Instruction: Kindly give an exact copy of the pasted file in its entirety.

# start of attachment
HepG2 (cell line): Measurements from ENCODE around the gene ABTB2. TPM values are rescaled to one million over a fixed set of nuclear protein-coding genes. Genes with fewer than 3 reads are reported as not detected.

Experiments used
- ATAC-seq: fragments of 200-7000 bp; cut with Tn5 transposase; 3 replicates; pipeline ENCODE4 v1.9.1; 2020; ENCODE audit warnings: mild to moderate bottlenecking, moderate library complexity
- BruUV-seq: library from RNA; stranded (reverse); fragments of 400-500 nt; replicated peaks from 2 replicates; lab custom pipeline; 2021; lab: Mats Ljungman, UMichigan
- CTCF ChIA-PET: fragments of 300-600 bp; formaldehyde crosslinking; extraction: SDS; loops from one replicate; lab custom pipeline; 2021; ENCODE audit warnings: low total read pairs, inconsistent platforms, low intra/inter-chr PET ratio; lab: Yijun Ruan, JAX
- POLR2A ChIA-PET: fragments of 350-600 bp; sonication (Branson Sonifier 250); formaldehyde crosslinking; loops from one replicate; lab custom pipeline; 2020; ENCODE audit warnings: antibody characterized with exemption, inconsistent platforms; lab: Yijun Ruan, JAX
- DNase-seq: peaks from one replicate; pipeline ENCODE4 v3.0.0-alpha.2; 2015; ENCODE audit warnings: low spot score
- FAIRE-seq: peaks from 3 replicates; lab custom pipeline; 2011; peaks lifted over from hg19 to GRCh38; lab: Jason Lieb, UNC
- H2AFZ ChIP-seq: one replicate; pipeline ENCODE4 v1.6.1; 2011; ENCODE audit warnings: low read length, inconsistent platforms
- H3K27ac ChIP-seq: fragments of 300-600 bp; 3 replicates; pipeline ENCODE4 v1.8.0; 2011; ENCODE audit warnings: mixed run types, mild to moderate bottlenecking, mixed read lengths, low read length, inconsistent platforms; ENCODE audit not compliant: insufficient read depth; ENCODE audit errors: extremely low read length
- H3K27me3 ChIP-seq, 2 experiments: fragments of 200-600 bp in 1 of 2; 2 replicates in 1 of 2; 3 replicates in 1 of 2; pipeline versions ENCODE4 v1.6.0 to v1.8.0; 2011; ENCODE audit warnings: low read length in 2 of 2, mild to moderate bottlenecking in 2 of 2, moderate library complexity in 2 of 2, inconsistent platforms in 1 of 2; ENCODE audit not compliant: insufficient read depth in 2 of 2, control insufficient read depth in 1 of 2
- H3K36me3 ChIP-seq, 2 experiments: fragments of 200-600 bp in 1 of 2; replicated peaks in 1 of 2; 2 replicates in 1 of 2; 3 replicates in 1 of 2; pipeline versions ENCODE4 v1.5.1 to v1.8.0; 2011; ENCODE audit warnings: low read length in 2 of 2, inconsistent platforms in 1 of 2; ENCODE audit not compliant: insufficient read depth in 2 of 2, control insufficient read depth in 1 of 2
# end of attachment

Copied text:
HepG2 (cell line): Measurements from ENCODE around the gene ABTB2. TPM values are rescaled to one million over a fixed set of nuclear protein-coding genes. Genes with fewer than 3 reads are reported as not detected.

Experiments used
- ATAC-seq: fragments of 200-7000 bp; cut with Tn5 transposase; 3 replicates; pipeline ENCODE4 v1.9.1; 2020; ENCODE audit warnings: mild to moderate bottlenecking, moderate library complexity
- BruUV-seq: library from RNA; stranded (reverse); fragments of 400-500 nt; replicated peaks from 2 replicates; lab custom pipeline; 2021; lab: Mats Ljungman, UMichigan
- CTCF ChIA-PET: fragments of 300-600 bp; formaldehyde crosslinking; extraction: SDS; loops from one replicate; lab custom pipeline; 2021; ENCODE audit warnings: low total read pairs, inconsistent platforms, low intra/inter-chr PET ratio; lab: Yijun Ruan, JAX
- POLR2A ChIA-PET: fragments of 350-600 bp; sonication (Branson Sonifier 250); formaldehyde crosslinking; loops from one replicate; lab custom pipeline; 2020; ENCODE audit warnings: antibody characterized with exemption, inconsistent platforms; lab: Yijun Ruan, JAX
- DNase-seq: peaks from one replicate; pipeline ENCODE4 v3.0.0-alpha.2; 2015; ENCODE audit warnings: low spot score
- FAIRE-seq: peaks from 3 replicates; lab custom pipeline; 2011; peaks lifted over from hg19 to GRCh38; lab: Jason Lieb, UNC
- H2AFZ ChIP-seq: one replicate; pipeline ENCODE4 v1.6.1; 2011; ENCODE audit warnings: low read length, inconsistent platforms
- H3K27ac ChIP-seq: fragments of 300-600 bp; 3 replicates; pipeline ENCODE4 v1.8.0; 2011; ENCODE audit warnings: mixed run types, mild to moderate bottlenecking, mixed read lengths, low read length, inconsistent platforms; ENCODE audit not compliant: insufficient read depth; ENCODE audit errors: extremely low read length
- H3K27me3 ChIP-seq, 2 experiments: fragments of 200-600 bp in 1 of 2; 2 replicates in 1 of 2; 3 replicates in 1 of 2; pipeline versions ENCODE4 v1.6.0 to v1.8.0; 2011; ENCODE audit warnings: low read length in 2 of 2, mild to moderate bottlenecking in 2 of 2, moderate library complexity in 2 of 2, inconsistent platforms in 1 of 2; ENCODE audit not compliant: insufficient read depth in 2 of 2, control insufficient read depth in 1 of 2
- H3K36me3 ChIP-seq, 2 experiments: fragments of 200-600 bp in 1 of 2; replicated peaks in 1 of 2; 2 replicates in 1 of 2; 3 replicates in 1 of 2; pipeline versions ENCODE4 v1.5.1 to v1.8.0; 2011; ENCODE audit warnings: low read length in 2 of 2, inconsistent platforms in 1 of 2; ENCODE audit not compliant: insufficient read depth in 2 of 2, control insufficient read depth in 1 of 2